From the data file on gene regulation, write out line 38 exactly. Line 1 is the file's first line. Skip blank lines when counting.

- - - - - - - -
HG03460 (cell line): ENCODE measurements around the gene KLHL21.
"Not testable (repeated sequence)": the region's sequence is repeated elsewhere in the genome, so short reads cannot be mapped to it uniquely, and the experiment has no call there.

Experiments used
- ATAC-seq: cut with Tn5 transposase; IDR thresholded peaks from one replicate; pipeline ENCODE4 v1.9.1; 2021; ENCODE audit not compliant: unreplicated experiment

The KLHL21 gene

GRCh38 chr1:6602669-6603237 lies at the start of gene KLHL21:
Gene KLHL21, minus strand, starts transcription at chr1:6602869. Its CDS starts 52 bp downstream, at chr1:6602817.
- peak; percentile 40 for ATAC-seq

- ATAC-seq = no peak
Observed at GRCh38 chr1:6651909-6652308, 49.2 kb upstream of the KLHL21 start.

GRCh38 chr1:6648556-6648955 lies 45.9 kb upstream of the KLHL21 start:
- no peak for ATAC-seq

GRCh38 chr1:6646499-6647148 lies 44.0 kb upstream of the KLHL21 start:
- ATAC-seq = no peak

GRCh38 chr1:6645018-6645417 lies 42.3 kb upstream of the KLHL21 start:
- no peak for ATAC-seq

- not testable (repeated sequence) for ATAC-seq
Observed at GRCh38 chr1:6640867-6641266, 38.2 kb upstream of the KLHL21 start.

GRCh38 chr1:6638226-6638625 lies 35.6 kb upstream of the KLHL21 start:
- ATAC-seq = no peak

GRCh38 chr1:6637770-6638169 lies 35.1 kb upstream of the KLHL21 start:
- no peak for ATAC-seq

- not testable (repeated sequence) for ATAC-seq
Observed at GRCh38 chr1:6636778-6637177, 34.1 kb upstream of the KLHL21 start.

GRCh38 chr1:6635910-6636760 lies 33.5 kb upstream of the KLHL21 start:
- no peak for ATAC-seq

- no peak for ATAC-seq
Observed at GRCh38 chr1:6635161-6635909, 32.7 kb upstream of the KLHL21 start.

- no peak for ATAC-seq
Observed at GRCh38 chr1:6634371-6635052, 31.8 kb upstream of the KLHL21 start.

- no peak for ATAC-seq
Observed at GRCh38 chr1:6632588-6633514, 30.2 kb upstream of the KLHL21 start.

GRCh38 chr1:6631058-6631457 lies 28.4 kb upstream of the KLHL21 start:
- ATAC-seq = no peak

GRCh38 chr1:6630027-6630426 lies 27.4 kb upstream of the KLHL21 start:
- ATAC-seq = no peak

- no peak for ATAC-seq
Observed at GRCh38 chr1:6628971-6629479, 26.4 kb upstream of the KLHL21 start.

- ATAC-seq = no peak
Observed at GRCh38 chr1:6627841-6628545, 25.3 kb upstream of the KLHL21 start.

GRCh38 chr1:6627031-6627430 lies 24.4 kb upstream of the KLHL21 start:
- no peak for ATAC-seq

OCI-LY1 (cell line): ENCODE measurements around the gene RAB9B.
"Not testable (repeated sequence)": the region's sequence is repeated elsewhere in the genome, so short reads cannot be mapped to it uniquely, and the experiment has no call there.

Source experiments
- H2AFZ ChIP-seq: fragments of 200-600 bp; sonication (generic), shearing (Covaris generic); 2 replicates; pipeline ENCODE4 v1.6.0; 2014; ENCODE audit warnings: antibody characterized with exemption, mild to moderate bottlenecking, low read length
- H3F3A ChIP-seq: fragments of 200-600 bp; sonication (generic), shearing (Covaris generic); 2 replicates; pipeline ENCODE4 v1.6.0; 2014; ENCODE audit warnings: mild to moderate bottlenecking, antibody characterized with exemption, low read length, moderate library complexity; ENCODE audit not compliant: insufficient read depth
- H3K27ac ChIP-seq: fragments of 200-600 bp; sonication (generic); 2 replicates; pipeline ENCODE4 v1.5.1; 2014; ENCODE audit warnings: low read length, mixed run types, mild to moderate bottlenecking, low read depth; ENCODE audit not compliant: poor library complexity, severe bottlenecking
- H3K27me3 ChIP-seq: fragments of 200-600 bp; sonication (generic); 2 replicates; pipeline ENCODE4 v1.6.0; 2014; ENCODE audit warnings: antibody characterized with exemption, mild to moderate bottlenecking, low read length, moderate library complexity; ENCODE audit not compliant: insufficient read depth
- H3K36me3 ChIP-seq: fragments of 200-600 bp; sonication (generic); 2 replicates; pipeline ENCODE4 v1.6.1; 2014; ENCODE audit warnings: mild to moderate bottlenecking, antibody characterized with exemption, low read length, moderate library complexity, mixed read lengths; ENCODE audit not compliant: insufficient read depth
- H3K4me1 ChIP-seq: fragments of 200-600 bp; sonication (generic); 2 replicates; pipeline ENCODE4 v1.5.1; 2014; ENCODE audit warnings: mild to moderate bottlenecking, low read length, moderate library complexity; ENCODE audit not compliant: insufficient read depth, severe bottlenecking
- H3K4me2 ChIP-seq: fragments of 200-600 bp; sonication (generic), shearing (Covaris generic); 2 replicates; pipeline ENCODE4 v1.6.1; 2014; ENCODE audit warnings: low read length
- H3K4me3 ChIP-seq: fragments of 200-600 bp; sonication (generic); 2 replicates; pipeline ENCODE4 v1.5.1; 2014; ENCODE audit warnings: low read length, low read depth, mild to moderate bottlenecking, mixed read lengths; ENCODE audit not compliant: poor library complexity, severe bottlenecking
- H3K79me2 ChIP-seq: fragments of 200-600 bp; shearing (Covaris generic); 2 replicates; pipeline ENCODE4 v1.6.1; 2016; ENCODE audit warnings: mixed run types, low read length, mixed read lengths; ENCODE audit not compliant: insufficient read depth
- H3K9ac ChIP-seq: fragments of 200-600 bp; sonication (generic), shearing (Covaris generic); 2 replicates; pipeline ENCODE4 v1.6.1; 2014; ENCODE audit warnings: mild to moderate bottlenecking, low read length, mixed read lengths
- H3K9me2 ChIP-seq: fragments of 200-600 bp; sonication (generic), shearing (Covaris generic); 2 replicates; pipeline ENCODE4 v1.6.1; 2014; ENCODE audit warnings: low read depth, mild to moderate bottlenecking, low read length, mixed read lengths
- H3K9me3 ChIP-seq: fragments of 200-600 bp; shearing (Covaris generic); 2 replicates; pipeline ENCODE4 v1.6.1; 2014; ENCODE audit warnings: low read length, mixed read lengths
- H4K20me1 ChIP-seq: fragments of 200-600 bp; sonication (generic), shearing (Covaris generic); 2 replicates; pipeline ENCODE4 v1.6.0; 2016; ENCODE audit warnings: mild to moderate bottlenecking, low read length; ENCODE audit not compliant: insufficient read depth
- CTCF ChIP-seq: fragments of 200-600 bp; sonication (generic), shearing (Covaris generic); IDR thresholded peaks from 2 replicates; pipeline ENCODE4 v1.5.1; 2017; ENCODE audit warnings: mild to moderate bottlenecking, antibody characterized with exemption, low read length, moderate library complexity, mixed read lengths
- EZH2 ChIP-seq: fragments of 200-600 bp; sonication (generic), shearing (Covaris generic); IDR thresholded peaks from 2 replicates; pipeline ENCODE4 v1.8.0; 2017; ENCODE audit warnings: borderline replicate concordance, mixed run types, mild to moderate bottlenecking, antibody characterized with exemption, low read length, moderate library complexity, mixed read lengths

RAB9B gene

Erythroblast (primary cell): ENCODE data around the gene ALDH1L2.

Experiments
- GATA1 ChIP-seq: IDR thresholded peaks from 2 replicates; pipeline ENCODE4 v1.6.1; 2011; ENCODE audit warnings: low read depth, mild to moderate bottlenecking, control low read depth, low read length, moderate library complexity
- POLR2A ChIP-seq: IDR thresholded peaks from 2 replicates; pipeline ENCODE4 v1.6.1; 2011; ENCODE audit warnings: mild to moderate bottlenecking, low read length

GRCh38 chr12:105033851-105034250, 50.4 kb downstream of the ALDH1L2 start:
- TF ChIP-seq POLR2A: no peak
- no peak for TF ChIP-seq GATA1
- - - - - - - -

Observed at GRCh38 chr1:6628971-6629479, 26.4 kb upstream of the KLHL21 start.